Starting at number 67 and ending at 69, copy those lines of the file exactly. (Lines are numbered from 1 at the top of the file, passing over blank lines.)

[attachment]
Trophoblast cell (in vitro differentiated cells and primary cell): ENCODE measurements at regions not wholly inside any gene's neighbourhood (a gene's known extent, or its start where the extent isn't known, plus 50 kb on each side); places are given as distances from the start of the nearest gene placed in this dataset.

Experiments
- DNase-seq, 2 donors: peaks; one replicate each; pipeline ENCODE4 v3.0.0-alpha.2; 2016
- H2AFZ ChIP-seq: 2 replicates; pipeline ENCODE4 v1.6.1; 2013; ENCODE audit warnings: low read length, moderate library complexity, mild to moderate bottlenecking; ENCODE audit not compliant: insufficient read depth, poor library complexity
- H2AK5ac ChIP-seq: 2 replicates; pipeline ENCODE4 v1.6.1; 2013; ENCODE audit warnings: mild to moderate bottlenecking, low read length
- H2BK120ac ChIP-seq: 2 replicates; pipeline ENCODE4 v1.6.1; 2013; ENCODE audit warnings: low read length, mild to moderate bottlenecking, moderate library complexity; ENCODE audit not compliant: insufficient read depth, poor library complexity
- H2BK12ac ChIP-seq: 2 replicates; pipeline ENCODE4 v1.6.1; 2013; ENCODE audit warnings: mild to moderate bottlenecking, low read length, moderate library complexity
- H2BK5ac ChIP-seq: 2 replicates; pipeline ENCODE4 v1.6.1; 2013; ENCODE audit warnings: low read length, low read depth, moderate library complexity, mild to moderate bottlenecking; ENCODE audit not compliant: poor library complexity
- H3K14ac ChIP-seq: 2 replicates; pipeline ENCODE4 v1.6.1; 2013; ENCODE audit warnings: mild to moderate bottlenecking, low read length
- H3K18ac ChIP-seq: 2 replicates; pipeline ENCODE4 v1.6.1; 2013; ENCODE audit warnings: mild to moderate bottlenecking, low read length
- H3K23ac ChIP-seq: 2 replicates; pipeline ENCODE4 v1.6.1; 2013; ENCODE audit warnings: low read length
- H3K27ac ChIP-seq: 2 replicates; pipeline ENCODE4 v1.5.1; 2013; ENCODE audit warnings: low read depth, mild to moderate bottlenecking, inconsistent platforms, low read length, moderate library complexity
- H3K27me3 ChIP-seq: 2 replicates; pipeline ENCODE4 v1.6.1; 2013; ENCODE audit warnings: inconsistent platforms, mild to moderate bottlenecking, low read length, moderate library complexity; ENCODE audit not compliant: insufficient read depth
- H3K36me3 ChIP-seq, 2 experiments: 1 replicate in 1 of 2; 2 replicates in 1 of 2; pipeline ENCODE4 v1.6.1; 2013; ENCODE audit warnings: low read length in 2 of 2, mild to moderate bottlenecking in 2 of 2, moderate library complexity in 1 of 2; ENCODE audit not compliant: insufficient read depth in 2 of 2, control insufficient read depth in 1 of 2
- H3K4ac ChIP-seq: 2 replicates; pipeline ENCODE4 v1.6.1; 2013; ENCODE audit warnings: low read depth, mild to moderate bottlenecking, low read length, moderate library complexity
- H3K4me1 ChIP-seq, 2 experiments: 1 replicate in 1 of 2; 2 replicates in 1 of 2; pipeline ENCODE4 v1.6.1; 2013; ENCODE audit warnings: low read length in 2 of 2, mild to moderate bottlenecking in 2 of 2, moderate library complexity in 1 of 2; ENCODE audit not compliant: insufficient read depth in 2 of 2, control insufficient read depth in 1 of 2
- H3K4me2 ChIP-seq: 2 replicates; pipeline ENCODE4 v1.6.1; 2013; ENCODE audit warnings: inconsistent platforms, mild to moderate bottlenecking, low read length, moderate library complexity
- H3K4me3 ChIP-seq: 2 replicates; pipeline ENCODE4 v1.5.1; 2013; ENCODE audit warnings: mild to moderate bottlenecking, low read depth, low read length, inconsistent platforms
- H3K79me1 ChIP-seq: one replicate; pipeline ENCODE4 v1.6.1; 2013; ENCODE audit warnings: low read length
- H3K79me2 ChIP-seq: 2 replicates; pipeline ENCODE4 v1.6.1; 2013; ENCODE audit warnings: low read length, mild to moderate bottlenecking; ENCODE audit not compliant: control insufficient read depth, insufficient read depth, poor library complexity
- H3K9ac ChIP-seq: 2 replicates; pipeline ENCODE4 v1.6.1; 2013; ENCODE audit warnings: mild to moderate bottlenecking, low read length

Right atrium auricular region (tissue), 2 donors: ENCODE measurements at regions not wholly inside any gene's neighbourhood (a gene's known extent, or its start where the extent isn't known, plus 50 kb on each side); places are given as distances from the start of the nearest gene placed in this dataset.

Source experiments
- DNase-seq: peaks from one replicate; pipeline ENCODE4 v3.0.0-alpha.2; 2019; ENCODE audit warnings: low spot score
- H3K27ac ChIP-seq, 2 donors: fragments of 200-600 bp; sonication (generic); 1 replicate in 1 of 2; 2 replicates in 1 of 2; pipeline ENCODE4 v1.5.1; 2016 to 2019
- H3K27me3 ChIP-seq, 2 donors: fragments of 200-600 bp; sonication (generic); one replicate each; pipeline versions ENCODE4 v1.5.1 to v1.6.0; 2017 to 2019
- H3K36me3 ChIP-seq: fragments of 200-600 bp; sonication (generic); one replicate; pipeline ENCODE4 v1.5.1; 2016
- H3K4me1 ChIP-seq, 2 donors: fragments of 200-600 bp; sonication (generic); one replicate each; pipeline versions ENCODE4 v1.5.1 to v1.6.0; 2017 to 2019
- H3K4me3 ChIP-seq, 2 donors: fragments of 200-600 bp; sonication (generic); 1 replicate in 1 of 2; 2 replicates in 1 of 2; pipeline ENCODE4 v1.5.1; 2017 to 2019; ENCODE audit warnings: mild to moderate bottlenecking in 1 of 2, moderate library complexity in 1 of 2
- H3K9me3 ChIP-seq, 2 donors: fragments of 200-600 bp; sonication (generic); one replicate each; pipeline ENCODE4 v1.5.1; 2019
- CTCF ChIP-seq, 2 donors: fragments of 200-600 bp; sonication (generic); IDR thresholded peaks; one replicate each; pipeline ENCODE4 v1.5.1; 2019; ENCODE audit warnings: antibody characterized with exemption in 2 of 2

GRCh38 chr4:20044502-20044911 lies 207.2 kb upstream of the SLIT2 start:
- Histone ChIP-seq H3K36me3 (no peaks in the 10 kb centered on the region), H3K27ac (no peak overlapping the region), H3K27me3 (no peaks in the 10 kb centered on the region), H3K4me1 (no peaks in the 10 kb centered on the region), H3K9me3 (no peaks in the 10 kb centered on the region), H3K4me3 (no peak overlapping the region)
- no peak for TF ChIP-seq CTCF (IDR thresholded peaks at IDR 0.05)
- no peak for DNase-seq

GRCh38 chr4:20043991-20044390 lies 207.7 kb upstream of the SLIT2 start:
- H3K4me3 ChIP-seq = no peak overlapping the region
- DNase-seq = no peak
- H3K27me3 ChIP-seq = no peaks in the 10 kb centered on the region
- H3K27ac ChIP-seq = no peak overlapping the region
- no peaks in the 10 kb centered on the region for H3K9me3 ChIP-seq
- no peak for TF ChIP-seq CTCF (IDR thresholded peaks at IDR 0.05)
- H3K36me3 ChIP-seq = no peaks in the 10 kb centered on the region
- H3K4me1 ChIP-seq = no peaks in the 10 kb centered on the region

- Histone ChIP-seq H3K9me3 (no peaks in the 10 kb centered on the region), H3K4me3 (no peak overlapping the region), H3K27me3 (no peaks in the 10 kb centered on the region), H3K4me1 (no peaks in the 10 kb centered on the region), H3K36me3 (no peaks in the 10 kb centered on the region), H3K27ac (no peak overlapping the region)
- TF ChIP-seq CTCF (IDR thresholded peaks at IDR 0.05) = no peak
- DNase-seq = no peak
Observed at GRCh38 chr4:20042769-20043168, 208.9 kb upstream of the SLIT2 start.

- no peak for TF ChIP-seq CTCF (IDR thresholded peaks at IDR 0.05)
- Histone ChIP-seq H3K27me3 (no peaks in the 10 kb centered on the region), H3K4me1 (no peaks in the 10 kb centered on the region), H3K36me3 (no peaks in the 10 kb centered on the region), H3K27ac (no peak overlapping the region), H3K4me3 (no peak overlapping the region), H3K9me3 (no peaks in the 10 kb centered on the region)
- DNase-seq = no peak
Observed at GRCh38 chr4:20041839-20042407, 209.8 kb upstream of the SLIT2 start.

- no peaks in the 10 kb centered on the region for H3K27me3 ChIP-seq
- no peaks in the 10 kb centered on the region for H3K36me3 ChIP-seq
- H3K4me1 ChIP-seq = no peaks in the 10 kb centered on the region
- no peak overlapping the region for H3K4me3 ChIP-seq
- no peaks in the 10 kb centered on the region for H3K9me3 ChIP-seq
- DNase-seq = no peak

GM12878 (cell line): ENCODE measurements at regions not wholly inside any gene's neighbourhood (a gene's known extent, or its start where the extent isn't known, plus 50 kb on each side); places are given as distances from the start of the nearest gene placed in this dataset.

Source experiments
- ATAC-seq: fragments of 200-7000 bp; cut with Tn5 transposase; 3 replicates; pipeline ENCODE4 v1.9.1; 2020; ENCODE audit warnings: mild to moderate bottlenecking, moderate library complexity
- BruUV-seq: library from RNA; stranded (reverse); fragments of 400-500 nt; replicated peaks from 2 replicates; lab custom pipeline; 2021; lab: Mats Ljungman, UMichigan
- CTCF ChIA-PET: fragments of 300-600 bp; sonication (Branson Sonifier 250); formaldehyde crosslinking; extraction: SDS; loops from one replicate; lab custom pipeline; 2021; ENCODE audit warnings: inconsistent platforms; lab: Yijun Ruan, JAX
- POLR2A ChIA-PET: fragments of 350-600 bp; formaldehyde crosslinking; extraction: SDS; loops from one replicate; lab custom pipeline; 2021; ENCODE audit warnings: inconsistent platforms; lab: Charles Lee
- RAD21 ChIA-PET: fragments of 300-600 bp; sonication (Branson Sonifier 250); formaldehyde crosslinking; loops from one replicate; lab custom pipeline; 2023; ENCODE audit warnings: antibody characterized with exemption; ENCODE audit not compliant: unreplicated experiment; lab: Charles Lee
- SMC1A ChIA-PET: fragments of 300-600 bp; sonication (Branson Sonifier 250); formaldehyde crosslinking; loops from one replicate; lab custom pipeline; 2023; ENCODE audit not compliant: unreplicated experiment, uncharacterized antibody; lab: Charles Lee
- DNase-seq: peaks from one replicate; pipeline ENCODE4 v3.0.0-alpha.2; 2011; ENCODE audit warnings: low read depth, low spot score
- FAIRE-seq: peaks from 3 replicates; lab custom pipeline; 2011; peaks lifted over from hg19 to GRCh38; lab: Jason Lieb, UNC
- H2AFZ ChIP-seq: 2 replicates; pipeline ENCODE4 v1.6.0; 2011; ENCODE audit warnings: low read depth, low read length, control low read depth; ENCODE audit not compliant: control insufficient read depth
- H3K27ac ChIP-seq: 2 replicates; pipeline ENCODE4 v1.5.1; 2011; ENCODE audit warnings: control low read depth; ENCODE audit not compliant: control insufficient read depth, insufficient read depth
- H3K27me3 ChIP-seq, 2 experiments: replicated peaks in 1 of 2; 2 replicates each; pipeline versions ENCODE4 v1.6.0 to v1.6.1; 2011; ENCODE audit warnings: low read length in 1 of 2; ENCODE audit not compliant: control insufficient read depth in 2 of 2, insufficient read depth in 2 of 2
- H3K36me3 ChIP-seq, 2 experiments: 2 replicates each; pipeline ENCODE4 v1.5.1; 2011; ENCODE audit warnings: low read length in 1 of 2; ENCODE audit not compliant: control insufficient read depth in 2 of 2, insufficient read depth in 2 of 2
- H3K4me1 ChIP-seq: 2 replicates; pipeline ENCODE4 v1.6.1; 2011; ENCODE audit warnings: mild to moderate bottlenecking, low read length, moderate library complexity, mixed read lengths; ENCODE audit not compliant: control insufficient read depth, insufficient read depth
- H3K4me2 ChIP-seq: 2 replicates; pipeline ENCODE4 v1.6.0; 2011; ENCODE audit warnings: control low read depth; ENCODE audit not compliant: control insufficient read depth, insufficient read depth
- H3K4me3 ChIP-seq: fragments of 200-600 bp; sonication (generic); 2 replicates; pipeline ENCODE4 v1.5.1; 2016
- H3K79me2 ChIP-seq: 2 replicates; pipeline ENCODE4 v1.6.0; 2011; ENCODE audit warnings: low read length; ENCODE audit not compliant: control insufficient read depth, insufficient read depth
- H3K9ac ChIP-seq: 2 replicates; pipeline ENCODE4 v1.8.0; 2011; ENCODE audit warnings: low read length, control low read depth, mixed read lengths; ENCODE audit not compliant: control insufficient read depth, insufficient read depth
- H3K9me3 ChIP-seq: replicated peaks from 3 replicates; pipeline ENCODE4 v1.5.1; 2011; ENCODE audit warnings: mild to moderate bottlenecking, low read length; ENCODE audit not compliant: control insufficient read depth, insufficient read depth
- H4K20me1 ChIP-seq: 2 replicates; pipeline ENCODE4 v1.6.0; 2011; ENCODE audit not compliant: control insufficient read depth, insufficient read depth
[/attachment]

- DNase-seq: peaks from one replicate; pipeline ENCODE4 v3.0.0-alpha.2; 2011; ENCODE audit warnings: low read depth, low spot score
- FAIRE-seq: peaks from 3 replicates; lab custom pipeline; 2011; peaks lifted over from hg19 to GRCh38; lab: Jason Lieb, UNC
- H2AFZ ChIP-seq: 2 replicates; pipeline ENCODE4 v1.6.0; 2011; ENCODE audit warnings: low read depth, low read length, control low read depth; ENCODE audit not compliant: control insufficient read depth